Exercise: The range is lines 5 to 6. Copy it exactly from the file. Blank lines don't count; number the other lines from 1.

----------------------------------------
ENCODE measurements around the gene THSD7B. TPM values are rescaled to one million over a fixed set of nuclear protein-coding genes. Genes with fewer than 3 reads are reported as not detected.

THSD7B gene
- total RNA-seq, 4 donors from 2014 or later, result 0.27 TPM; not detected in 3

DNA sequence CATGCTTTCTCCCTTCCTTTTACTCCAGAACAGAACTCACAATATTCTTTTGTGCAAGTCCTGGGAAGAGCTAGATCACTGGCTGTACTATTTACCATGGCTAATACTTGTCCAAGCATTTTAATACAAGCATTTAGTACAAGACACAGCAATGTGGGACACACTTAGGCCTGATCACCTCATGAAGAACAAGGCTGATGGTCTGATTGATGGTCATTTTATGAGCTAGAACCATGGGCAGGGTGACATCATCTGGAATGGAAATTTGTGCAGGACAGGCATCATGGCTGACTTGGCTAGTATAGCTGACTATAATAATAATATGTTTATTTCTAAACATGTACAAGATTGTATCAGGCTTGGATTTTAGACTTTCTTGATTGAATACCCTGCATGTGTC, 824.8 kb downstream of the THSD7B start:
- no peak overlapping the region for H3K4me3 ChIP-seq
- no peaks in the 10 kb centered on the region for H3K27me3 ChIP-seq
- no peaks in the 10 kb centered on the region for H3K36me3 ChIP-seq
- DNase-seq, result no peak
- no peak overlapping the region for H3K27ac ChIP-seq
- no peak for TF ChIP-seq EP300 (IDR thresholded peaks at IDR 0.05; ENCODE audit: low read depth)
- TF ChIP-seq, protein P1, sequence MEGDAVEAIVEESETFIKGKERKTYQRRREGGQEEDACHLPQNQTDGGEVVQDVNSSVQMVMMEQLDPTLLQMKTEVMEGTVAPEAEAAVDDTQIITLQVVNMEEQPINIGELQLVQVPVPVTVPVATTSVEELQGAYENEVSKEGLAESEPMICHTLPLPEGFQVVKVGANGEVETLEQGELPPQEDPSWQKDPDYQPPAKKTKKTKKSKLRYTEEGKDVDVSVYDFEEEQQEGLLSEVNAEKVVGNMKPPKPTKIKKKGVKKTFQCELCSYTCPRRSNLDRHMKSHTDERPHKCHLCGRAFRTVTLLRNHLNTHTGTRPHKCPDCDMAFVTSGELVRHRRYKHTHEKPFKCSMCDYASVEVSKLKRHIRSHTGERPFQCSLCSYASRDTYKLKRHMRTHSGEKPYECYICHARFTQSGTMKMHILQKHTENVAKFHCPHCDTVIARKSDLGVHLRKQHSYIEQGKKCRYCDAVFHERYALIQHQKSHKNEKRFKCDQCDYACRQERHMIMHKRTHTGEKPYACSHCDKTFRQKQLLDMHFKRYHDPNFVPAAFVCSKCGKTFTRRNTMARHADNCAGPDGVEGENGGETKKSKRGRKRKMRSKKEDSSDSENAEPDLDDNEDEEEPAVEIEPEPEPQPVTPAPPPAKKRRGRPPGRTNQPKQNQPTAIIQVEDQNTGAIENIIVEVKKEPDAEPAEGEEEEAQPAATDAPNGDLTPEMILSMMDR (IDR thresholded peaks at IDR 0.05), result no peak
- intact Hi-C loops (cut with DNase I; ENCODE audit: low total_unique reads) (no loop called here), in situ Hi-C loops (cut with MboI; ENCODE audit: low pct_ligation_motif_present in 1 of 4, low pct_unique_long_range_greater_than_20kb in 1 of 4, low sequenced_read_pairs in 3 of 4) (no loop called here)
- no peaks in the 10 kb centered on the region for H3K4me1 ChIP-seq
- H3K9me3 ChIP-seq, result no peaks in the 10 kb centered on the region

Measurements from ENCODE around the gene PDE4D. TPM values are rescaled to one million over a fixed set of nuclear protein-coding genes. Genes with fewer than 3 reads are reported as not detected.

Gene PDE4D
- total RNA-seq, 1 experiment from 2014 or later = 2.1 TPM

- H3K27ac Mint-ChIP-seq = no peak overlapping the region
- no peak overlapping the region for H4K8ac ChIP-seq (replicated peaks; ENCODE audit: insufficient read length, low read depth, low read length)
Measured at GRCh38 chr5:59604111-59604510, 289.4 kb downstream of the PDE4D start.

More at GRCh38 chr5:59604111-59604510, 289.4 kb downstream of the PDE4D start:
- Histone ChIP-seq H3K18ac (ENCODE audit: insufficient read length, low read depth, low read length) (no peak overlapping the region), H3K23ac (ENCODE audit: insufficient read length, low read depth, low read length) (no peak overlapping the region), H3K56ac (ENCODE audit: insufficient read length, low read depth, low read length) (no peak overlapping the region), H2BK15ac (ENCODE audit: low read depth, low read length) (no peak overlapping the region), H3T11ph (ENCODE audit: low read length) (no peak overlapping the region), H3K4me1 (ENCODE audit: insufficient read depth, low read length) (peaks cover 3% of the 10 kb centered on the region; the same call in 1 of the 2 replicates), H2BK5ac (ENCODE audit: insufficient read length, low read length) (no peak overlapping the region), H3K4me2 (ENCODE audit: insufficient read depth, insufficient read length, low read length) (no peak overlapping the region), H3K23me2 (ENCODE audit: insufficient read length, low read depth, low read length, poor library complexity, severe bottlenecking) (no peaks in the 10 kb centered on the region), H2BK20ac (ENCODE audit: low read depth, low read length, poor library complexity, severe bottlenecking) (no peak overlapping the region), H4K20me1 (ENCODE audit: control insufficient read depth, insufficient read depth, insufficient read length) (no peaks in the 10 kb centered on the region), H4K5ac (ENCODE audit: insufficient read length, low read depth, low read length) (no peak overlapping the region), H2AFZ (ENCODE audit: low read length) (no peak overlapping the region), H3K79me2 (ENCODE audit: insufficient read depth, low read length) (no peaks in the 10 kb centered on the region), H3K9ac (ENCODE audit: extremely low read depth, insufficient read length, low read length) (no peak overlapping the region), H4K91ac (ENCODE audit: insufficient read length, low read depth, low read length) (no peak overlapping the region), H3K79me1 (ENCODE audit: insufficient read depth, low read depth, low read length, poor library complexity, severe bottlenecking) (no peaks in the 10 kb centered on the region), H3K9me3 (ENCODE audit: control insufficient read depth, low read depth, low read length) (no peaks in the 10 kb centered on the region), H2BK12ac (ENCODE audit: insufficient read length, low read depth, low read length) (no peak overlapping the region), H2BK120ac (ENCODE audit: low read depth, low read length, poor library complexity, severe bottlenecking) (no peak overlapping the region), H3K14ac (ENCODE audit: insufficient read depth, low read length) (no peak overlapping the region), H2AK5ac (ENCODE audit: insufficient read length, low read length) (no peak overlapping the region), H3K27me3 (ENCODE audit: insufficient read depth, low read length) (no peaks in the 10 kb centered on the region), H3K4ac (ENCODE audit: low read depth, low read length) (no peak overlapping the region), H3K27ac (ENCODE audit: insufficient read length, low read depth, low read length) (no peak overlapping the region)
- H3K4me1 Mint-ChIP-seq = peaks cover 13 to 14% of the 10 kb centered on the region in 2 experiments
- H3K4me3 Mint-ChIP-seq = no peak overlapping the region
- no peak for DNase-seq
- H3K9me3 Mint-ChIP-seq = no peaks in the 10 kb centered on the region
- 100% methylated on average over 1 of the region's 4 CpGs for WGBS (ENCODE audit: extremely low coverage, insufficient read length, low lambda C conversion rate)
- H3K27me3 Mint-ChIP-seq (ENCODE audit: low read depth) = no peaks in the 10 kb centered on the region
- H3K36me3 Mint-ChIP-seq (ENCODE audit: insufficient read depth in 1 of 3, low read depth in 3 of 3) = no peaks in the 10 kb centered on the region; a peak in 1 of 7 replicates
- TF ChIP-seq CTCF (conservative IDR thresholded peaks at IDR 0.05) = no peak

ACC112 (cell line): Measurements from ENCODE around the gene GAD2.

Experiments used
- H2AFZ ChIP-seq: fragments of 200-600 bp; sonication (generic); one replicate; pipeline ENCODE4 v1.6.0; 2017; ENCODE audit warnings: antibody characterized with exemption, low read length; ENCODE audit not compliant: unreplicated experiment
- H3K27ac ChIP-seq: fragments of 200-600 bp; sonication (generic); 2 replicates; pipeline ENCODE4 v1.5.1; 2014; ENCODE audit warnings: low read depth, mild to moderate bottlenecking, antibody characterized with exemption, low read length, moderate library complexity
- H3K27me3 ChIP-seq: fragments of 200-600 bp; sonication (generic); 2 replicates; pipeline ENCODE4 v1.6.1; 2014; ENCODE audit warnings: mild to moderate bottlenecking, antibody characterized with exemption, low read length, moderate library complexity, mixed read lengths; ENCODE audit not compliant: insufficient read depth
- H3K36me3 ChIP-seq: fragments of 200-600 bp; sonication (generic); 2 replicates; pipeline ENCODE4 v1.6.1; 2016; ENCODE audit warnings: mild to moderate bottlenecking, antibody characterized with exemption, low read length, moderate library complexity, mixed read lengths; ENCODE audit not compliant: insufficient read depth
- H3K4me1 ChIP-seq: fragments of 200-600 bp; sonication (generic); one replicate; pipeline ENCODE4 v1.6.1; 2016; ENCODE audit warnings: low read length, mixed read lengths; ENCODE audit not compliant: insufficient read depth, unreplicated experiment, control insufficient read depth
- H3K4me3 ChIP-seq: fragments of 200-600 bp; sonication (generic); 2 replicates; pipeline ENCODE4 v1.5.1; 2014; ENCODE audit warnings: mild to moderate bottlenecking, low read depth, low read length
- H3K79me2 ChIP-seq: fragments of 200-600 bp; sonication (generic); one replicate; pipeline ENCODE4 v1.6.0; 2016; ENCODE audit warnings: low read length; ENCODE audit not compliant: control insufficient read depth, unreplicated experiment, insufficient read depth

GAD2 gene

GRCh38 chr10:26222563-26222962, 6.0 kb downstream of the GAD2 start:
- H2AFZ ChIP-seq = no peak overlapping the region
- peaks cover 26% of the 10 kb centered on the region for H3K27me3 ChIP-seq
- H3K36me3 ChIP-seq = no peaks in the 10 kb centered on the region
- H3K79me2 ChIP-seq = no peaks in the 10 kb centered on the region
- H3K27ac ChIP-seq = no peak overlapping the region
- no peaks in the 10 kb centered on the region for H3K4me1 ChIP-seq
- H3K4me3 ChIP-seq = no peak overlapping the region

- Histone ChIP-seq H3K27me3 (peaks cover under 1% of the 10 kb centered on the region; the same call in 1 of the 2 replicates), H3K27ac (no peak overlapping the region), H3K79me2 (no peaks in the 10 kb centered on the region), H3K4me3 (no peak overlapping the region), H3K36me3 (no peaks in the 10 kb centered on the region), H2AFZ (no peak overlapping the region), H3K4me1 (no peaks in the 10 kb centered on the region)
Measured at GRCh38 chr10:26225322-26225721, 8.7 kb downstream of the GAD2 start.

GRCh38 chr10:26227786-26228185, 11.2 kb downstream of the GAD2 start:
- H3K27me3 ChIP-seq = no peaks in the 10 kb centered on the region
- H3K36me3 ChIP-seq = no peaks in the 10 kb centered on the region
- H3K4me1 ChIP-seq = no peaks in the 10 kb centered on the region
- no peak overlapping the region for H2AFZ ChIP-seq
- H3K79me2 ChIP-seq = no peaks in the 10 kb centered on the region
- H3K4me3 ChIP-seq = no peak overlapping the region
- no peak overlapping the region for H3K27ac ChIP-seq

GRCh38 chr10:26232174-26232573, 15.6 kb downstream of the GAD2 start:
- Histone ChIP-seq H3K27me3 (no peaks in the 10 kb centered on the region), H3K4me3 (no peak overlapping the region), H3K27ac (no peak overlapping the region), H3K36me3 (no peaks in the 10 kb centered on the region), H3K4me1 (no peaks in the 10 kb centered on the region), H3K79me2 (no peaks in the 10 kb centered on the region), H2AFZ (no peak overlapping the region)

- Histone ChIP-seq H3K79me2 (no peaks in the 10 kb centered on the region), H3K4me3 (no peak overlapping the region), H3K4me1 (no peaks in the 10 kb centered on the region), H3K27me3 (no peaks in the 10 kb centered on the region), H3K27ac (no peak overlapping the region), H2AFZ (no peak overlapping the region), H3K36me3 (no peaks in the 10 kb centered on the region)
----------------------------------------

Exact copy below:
- no peak overlapping the region for H3K4me3 ChIP-seq
- no peaks in the 10 kb centered on the region for H3K27me3 ChIP-seq